Mothers and guardians, who had missed out or defaulted on their childrenâ€™s immunisation schedules, have been given a second go after African Ministers of Health adopted a resolution to introduce an annual African Vaccination Week to sustain vaccination advocacy and expand community participation.
The resolution was passed last year at the 60th Session of the World Health Organisation Regional Committee for Africa Meeting.
A visit to some poly-clinics in Harare showed that there were long queues as mothers sought have their children immunised.
The immunisation week programme was jointly organised by the Ministry of Health and Child Welfare, Harare City Council, World Health Organisation (WHO) and UNICEF.
Harare City Council Assistant Health Director,Â Mrs Pauline Munyaradzi commended some apostolic sect members who have heeded the callÂ and have been bringing their children to get the life saving vaccines.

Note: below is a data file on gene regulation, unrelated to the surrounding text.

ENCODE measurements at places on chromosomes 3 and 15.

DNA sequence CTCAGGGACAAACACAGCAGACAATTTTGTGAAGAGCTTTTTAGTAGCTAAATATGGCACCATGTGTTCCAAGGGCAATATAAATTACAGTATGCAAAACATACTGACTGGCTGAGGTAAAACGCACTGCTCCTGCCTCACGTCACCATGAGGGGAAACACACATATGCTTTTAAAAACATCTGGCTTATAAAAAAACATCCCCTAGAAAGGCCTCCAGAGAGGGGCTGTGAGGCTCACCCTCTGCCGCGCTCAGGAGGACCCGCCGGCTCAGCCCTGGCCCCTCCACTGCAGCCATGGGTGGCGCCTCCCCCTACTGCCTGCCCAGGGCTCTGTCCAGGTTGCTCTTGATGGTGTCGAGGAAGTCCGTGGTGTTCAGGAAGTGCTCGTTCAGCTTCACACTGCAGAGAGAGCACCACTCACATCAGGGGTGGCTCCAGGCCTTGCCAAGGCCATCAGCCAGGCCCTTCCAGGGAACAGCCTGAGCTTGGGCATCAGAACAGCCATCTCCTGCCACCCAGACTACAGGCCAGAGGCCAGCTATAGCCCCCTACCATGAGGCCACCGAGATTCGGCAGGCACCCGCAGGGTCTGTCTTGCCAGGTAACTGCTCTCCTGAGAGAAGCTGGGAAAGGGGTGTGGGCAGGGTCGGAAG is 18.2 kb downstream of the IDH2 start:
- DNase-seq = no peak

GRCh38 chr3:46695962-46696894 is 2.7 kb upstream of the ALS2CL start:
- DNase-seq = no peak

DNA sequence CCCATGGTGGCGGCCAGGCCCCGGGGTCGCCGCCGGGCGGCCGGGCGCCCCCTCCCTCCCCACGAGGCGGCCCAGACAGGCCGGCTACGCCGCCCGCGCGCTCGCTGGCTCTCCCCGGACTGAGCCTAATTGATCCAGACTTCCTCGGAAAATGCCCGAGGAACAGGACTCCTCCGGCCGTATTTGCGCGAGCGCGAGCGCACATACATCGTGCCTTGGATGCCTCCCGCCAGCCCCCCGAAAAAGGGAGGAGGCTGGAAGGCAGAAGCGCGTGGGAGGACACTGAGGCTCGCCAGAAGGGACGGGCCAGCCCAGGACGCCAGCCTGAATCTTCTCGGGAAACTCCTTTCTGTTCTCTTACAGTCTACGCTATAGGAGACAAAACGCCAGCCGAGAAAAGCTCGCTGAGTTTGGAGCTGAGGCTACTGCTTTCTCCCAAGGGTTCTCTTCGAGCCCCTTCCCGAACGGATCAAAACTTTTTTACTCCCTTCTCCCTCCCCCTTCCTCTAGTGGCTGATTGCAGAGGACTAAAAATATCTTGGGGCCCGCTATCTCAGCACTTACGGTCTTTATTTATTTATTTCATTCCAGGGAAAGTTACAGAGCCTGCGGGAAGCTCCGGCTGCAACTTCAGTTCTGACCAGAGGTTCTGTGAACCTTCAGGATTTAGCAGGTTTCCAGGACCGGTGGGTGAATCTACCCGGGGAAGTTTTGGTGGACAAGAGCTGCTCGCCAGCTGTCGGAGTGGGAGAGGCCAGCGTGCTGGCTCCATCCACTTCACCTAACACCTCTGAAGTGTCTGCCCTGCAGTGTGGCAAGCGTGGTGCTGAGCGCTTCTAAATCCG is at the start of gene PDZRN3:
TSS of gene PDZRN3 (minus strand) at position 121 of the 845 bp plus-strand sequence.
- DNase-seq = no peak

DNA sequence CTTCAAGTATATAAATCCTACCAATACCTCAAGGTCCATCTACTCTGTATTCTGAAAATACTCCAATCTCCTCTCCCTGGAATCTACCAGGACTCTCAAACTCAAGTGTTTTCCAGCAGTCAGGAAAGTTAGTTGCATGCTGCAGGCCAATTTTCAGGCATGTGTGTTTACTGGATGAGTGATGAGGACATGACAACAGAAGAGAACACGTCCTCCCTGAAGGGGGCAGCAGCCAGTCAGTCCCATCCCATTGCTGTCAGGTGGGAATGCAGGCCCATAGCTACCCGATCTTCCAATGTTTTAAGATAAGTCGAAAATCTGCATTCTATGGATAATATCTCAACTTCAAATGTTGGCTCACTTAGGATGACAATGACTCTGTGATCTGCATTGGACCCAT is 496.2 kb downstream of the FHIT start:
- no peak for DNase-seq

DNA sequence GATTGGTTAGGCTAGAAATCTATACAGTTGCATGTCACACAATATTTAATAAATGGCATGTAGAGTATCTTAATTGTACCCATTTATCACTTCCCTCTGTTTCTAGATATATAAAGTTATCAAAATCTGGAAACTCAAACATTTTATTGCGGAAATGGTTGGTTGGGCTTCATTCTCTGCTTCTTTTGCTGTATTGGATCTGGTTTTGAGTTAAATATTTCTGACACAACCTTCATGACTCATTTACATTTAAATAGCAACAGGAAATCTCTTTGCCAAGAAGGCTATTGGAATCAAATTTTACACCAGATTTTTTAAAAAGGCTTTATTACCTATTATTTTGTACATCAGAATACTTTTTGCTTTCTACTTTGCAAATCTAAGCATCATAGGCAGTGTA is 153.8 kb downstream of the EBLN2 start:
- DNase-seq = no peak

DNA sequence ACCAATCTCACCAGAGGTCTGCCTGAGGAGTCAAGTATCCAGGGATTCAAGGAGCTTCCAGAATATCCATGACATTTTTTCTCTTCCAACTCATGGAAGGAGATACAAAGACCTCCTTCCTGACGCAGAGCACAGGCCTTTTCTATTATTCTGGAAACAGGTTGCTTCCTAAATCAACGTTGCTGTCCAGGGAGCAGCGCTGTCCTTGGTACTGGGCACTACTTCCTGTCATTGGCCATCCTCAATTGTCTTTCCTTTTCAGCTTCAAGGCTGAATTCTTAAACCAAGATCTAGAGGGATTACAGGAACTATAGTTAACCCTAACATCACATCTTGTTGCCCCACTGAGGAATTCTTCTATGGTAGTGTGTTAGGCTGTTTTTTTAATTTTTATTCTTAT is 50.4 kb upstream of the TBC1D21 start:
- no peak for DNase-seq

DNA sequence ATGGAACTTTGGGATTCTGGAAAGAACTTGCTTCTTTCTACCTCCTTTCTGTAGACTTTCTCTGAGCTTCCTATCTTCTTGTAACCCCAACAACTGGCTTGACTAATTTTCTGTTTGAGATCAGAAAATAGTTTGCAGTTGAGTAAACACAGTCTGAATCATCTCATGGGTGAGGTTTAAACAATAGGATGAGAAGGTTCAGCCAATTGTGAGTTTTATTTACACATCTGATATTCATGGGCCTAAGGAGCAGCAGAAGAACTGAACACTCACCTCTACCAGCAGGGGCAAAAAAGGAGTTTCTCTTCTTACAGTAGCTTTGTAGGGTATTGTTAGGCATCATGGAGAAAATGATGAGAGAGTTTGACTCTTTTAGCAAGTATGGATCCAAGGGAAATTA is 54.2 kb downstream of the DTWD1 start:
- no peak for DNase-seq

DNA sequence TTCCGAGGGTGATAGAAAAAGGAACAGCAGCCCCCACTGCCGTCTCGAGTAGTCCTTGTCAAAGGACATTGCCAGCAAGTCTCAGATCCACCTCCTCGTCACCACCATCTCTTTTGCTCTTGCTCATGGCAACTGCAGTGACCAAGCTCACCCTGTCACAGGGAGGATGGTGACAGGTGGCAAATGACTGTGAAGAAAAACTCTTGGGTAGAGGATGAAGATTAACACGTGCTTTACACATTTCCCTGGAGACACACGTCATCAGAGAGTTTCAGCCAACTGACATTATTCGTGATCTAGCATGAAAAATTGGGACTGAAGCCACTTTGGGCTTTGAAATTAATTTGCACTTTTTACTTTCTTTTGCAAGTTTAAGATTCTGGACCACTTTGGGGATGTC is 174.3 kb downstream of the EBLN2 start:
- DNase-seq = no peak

Children under 5 years of age are eligible to be vaccinated for the 6 child killer diseases namely: measles, tuberculosis, poliomyelitis, whooping cough, diphtheria and tetanus.
Harare City Council Director of Health Services, Dr Stanley Mungofa said the service is free at all council clinics and government health centres, and mothers and guardians must take advantage of the week by bringing their children, especially those who are due for vaccination.
The African Vaccination Week, which was launched on Friday the 8th, will run until the 15th of this month and expectations are high that the days will help in accelerating progress towards the attainment of the 4th Millennium Development GoalÂ of reducing child mortality by two thirds by 2015.
Supplementary immunisation activities and routine immunisation coverage have in some instances failed to reach all the children under 5 years due to a number of reasons and this is threatening to reverse gains achieved in eradicating the 6 child killer diseases.